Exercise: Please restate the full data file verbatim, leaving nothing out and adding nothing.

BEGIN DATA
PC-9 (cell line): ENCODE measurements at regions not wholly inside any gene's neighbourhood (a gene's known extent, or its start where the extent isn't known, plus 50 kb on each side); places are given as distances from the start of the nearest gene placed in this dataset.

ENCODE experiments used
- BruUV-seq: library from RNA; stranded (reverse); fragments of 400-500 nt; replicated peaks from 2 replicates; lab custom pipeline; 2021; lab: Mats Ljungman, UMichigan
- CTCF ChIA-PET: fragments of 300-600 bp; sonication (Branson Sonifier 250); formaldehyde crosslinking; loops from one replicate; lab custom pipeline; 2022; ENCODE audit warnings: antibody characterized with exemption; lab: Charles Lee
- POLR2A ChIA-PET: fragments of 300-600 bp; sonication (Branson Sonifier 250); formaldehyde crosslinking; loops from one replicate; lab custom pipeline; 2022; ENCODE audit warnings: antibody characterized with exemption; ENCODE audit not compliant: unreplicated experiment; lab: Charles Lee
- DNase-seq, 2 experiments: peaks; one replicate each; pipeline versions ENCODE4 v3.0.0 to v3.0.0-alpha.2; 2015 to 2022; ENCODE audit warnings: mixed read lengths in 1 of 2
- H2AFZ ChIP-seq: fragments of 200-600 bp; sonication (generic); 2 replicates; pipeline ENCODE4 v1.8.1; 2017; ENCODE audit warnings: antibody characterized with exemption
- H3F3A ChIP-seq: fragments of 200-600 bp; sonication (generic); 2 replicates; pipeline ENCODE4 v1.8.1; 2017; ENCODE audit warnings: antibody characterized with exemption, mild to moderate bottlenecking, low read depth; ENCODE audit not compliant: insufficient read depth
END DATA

PC-9 (cell line): ENCODE measurements at regions not wholly inside any gene's neighbourhood (a gene's known extent, or its start where the extent isn't known, plus 50 kb on each side); places are given as distances from the start of the nearest gene placed in this dataset.

ENCODE experiments used
- BruUV-seq: library from RNA; stranded (reverse); fragments of 400-500 nt; replicated peaks from 2 replicates; lab custom pipeline; 2021; lab: Mats Ljungman, UMichigan
- CTCF ChIA-PET: fragments of 300-600 bp; sonication (Branson Sonifier 250); formaldehyde crosslinking; loops from one replicate; lab custom pipeline; 2022; ENCODE audit warnings: antibody characterized with exemption; lab: Charles Lee
- POLR2A ChIA-PET: fragments of 300-600 bp; sonication (Branson Sonifier 250); formaldehyde crosslinking; loops from one replicate; lab custom pipeline; 2022; ENCODE audit warnings: antibody characterized with exemption; ENCODE audit not compliant: unreplicated experiment; lab: Charles Lee
- DNase-seq, 2 experiments: peaks; one replicate each; pipeline versions ENCODE4 v3.0.0 to v3.0.0-alpha.2; 2015 to 2022; ENCODE audit warnings: mixed read lengths in 1 of 2
- H2AFZ ChIP-seq: fragments of 200-600 bp; sonication (generic); 2 replicates; pipeline ENCODE4 v1.8.1; 2017; ENCODE audit warnings: antibody characterized with exemption
- H3F3A ChIP-seq: fragments of 200-600 bp; sonication (generic); 2 replicates; pipeline ENCODE4 v1.8.1; 2017; ENCODE audit warnings: antibody characterized with exemption, mild to moderate bottlenecking, low read depth; ENCODE audit not compliant: insufficient read depth